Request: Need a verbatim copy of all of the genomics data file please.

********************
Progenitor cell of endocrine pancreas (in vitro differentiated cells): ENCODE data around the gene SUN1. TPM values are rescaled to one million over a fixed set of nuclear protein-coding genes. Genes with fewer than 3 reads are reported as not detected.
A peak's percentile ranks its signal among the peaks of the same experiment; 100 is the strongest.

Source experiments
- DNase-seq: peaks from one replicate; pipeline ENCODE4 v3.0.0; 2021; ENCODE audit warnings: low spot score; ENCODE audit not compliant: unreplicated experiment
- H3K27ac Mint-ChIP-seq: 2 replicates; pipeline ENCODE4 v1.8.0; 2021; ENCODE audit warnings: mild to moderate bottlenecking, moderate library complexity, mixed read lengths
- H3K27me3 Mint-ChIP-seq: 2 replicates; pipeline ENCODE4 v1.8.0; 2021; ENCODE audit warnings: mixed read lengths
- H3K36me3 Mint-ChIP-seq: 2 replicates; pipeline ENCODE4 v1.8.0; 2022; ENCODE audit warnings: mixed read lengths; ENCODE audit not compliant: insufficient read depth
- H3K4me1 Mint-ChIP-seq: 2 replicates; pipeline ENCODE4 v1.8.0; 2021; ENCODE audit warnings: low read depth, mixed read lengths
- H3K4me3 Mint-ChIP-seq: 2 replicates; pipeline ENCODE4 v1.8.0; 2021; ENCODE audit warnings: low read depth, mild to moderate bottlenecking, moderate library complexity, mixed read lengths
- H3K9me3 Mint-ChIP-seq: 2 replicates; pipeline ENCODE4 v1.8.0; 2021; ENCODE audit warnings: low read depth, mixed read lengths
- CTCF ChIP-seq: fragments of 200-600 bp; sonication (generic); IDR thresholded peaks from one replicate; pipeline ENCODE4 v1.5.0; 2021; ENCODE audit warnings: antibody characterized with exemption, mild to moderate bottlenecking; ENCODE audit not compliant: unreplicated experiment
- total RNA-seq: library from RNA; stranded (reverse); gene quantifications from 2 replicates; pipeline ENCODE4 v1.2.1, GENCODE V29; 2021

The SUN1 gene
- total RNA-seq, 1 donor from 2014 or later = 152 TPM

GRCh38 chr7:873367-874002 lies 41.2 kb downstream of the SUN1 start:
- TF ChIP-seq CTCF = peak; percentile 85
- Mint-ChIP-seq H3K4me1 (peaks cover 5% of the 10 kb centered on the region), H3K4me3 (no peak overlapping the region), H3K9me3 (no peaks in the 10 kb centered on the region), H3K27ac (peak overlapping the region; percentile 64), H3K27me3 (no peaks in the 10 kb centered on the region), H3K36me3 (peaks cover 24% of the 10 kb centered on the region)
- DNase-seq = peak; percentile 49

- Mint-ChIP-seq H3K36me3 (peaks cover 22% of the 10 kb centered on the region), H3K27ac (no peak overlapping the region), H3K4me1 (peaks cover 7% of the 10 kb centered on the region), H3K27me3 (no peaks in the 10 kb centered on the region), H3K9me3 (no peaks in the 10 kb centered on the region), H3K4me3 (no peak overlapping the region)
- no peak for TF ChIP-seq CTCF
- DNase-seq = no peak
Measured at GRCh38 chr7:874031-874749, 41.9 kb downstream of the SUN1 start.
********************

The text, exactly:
Progenitor cell of endocrine pancreas (in vitro differentiated cells): ENCODE data around the gene SUN1. TPM values are rescaled to one million over a fixed set of nuclear protein-coding genes. Genes with fewer than 3 reads are reported as not detected.
A peak's percentile ranks its signal among the peaks of the same experiment; 100 is the strongest.

Source experiments
- DNase-seq: peaks from one replicate; pipeline ENCODE4 v3.0.0; 2021; ENCODE audit warnings: low spot score; ENCODE audit not compliant: unreplicated experiment
- H3K27ac Mint-ChIP-seq: 2 replicates; pipeline ENCODE4 v1.8.0; 2021; ENCODE audit warnings: mild to moderate bottlenecking, moderate library complexity, mixed read lengths
- H3K27me3 Mint-ChIP-seq: 2 replicates; pipeline ENCODE4 v1.8.0; 2021; ENCODE audit warnings: mixed read lengths
- H3K36me3 Mint-ChIP-seq: 2 replicates; pipeline ENCODE4 v1.8.0; 2022; ENCODE audit warnings: mixed read lengths; ENCODE audit not compliant: insufficient read depth
- H3K4me1 Mint-ChIP-seq: 2 replicates; pipeline ENCODE4 v1.8.0; 2021; ENCODE audit warnings: low read depth, mixed read lengths
- H3K4me3 Mint-ChIP-seq: 2 replicates; pipeline ENCODE4 v1.8.0; 2021; ENCODE audit warnings: low read depth, mild to moderate bottlenecking, moderate library complexity, mixed read lengths
- H3K9me3 Mint-ChIP-seq: 2 replicates; pipeline ENCODE4 v1.8.0; 2021; ENCODE audit warnings: low read depth, mixed read lengths
- CTCF ChIP-seq: fragments of 200-600 bp; sonication (generic); IDR thresholded peaks from one replicate; pipeline ENCODE4 v1.5.0; 2021; ENCODE audit warnings: antibody characterized with exemption, mild to moderate bottlenecking; ENCODE audit not compliant: unreplicated experiment
- total RNA-seq: library from RNA; stranded (reverse); gene quantifications from 2 replicates; pipeline ENCODE4 v1.2.1, GENCODE V29; 2021

The SUN1 gene
- total RNA-seq, 1 donor from 2014 or later = 152 TPM

GRCh38 chr7:873367-874002 lies 41.2 kb downstream of the SUN1 start:
- TF ChIP-seq CTCF = peak; percentile 85
- Mint-ChIP-seq H3K4me1 (peaks cover 5% of the 10 kb centered on the region), H3K4me3 (no peak overlapping the region), H3K9me3 (no peaks in the 10 kb centered on the region), H3K27ac (peak overlapping the region; percentile 64), H3K27me3 (no peaks in the 10 kb centered on the region), H3K36me3 (peaks cover 24% of the 10 kb centered on the region)
- DNase-seq = peak; percentile 49

- Mint-ChIP-seq H3K36me3 (peaks cover 22% of the 10 kb centered on the region), H3K27ac (no peak overlapping the region), H3K4me1 (peaks cover 7% of the 10 kb centered on the region), H3K27me3 (no peaks in the 10 kb centered on the region), H3K9me3 (no peaks in the 10 kb centered on the region), H3K4me3 (no peak overlapping the region)
- no peak for TF ChIP-seq CTCF
- DNase-seq = no peak
Measured at GRCh38 chr7:874031-874749, 41.9 kb downstream of the SUN1 start.